Two women wearing purple in support of PanCAN.

Krystal Fernandes (right) volunteers to give back to the cancer community.

Editor’s note: April 18-24 is Volunteer Appreciation Week and we’re turning the spotlight on some of the Pancreatic Cancer Action Network’s (PanCAN) invaluable volunteers, who really make it all happen. We’re grateful for their energy and enthusiasm every day.

Pancreatic cancer had never been on the forefront of Krystal Fernandes’ mind, mostly because it didn’t have to be. She never had a family member or friend affected by the disease.

But several years ago, Krystal’s cousin’s young son was diagnosed with an aggressive form of brain cancer. His prognosis was grim, and the toddler was not given much time to live.

In Spain, where Krystal’s cousins lived, the community rallied behind them. They raised money so he could get treatment in the States – they even got a player on the Manchester United soccer team involved in the cause.

Sadly, her cousin’s son passed away, but it left Krystal inspired to give back. The community of support available for the family during that time amazed her and she wanted to provide that support for others. Looking to get involved with a cancer-related organization, Krystal went to the website VolunteerMatch and found PanCAN.

Woman and toddler walking in support of pancreatic cancer research.

Krystal and her son, Axel, participating (virtually) at San Francisco PurpleStride 2020.

Soon after, Krystal became the chair of PanCAN’s San Francisco Affiliate of volunteers. She’ll participate in her sixth PurpleStride San Francisco event this June.

Krystal is a dedicated PanCAN volunteer. There were about 12 members when she first joined the affiliate but after six months, it was down to Krystal and one other person. It stayed that way for a chunk of time.

“San Francisco is a transient city – a lot of people move,” Krystal said. “It wasn’t for lack of passion.”

Today the San Francisco Affiliate is having a renaissance, Krystal said. They are building a robust affiliate with new members joining.

Krystal wants more people to get involved. She stresses the urgency of the disease to those she meets. “A 10% five-year survival rate is just unacceptable,” Krystal said.

“I also think people are intimidated by the commitment of volunteering, especially when they’re presented with the title of Chair. But they shouldn’t be. We’re a team, and if you can’t do something, there’s always someone to step in.”

Reflecting on the past six years, Krystal does see an increase in awareness about the disease.

Woman, man, and toddler at San Francisco PurpleStride.

Krystal makes PurpleStride a family affair.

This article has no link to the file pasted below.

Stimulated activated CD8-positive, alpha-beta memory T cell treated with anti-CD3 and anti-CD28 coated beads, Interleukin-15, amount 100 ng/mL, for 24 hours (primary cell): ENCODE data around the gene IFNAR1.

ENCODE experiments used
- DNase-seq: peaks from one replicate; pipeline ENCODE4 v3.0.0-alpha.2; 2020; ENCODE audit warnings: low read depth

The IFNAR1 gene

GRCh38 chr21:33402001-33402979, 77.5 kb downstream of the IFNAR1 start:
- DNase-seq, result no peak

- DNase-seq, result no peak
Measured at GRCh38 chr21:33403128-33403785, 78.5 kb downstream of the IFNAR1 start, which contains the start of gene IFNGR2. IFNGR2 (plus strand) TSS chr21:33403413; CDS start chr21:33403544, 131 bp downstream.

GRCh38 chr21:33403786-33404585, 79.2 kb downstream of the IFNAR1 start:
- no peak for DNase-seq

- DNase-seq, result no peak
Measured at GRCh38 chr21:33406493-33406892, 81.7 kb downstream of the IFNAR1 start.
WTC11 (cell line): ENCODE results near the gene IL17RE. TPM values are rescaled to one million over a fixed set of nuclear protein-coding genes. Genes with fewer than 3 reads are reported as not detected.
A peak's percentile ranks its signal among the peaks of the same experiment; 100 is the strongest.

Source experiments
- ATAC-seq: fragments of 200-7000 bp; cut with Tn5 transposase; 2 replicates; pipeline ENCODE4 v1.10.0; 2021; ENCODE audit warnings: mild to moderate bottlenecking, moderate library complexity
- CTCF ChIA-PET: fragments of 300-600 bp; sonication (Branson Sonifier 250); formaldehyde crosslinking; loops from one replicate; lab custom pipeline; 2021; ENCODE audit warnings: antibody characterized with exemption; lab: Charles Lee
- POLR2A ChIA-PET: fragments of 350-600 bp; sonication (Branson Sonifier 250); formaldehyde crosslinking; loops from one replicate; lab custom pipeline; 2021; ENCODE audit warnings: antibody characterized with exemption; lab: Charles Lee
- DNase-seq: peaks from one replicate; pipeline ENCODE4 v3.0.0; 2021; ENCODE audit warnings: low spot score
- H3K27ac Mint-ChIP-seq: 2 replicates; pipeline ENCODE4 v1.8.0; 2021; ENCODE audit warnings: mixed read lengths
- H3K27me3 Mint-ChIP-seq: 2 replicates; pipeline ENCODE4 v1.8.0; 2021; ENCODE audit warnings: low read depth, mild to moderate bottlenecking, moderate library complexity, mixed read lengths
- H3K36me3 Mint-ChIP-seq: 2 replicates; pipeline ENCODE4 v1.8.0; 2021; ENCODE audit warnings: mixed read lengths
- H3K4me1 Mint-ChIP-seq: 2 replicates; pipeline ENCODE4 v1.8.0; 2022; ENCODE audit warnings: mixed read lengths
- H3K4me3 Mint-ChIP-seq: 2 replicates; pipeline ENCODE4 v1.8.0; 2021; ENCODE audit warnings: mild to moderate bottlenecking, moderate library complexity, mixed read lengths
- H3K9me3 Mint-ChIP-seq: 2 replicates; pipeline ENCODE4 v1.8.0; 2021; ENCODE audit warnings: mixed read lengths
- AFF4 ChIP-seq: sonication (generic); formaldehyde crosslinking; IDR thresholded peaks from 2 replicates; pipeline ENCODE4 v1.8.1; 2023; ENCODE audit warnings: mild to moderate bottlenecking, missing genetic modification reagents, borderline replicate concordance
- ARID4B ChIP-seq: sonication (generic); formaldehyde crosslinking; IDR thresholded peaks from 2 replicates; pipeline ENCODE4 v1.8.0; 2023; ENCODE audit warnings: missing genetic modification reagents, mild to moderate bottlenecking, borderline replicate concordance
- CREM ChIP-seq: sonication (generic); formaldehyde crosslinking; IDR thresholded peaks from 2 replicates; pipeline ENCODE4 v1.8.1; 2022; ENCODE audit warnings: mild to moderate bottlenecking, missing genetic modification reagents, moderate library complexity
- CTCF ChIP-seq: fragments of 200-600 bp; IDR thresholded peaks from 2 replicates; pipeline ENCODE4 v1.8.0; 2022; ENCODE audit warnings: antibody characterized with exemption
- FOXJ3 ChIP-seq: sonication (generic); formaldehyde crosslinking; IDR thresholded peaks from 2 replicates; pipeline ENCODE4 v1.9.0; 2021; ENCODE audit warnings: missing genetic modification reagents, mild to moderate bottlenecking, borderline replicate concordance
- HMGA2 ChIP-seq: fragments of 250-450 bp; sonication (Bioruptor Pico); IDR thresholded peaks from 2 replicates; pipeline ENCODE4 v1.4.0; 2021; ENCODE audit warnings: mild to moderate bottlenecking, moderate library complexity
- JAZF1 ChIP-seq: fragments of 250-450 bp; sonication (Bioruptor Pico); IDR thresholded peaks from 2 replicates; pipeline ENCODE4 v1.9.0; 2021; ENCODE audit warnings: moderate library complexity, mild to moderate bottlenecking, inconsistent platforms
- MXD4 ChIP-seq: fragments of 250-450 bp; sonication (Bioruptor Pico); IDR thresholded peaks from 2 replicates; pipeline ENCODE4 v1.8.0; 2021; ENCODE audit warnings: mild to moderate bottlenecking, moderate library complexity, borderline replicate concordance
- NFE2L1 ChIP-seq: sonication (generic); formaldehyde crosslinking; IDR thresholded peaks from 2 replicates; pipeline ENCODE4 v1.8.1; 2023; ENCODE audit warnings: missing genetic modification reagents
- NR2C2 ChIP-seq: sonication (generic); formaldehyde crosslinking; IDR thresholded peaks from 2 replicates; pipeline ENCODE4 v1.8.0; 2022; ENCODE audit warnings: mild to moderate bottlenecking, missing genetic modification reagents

“When I wear my PurpleStride T-shirts, people will stop me,” Krystal said. “More people are recognizing how severe this disease is and how desperate the situation is.

“And while it may seem too slow, there has been a lot of growth in pancreatic cancer research in the past six years.”

She credits an increase in research funding for this growth and notes that one of the things she likes most about PanCAN is that research is just part of the work being done to fight the disease.

“Donating is important because it makes things move along faster,” Krystal said. “There will most likely never be total funding from the federal government, so we need places like PanCAN to do the work. And PanCAN does so much more than funding research. They have amazing programs like Patient Services, which I love.”

Krystal sees a lot of potential in the Bay Area and is excited to tap into it. “There’s so much possibility here, so I know we can bring in funding. And now that we have the people resources as part of our thriving affiliate – we need to make more meaningful connections and provide a community for people who need it.”

When asked if PanCAN has changed her at all, Krystal gives a resounding “yes.”

“PanCAN has given me more empathy for folks who are going through things like this. It has changed my life.”

Krystal proves that you don’t have to have a direct connection to pancreatic cancer to get involved and help. She believes in the ripple effect that her volunteer work creates.

“I recognize that pancreatic cancer isn’t the only horrible disease out there, but it’s good to remember everything we do for pancreatic cancer – those scientific discoveries – can likely be used for other cancers.”

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